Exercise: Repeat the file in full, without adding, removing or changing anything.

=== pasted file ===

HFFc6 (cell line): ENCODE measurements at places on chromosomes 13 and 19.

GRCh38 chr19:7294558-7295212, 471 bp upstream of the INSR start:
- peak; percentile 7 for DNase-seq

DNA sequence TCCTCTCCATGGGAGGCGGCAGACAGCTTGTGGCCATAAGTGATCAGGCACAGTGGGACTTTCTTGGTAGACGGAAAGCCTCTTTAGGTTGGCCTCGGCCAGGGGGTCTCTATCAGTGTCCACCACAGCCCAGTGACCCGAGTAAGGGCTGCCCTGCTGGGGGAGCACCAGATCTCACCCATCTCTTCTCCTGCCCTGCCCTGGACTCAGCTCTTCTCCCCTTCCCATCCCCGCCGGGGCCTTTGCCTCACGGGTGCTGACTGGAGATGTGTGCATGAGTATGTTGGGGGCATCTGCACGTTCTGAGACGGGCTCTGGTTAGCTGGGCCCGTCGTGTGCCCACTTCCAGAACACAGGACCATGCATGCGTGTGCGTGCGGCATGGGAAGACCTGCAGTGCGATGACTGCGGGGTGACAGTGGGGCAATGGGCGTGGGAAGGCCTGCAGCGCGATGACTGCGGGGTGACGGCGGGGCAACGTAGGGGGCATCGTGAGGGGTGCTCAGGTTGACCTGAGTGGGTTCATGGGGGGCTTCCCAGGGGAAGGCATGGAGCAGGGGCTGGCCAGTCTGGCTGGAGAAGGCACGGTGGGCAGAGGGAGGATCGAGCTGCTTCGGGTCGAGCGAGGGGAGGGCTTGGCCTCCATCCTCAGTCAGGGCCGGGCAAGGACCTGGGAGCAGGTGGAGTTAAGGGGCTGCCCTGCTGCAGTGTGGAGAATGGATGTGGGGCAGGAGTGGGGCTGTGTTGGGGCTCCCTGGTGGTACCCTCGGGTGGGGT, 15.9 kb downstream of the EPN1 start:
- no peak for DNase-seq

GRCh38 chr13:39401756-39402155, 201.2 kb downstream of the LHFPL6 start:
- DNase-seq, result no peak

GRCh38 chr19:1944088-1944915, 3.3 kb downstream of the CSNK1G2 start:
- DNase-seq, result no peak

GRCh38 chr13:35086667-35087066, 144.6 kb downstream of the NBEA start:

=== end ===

HFFc6 (cell line): ENCODE measurements at places on chromosomes 13 and 19.

GRCh38 chr19:7294558-7295212, 471 bp upstream of the INSR start:
- peak; percentile 7 for DNase-seq

DNA sequence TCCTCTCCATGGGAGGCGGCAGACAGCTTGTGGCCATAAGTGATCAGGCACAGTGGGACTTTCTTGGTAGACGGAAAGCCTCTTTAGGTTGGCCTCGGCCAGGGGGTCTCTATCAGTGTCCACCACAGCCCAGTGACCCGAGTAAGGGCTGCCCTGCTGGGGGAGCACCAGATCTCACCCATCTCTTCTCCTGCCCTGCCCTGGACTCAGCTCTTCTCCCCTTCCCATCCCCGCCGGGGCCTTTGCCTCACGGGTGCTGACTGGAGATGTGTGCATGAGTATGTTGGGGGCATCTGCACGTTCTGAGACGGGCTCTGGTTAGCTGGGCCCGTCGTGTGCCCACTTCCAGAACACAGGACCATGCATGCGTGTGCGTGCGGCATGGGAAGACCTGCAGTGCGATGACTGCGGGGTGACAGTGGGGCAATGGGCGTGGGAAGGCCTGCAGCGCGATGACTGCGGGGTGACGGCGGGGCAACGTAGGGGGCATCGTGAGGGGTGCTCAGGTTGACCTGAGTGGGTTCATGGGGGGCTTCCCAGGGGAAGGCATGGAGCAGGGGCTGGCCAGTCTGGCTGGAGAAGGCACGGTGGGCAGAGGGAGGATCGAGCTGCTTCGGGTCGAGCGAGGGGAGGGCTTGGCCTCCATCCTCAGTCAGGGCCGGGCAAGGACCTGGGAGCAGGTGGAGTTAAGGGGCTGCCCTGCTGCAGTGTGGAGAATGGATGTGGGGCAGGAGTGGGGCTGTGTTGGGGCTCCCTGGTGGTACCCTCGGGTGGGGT, 15.9 kb downstream of the EPN1 start:
- no peak for DNase-seq

GRCh38 chr13:39401756-39402155, 201.2 kb downstream of the LHFPL6 start:
- DNase-seq, result no peak

GRCh38 chr19:1944088-1944915, 3.3 kb downstream of the CSNK1G2 start:
- DNase-seq, result no peak

GRCh38 chr13:35086667-35087066, 144.6 kb downstream of the NBEA start: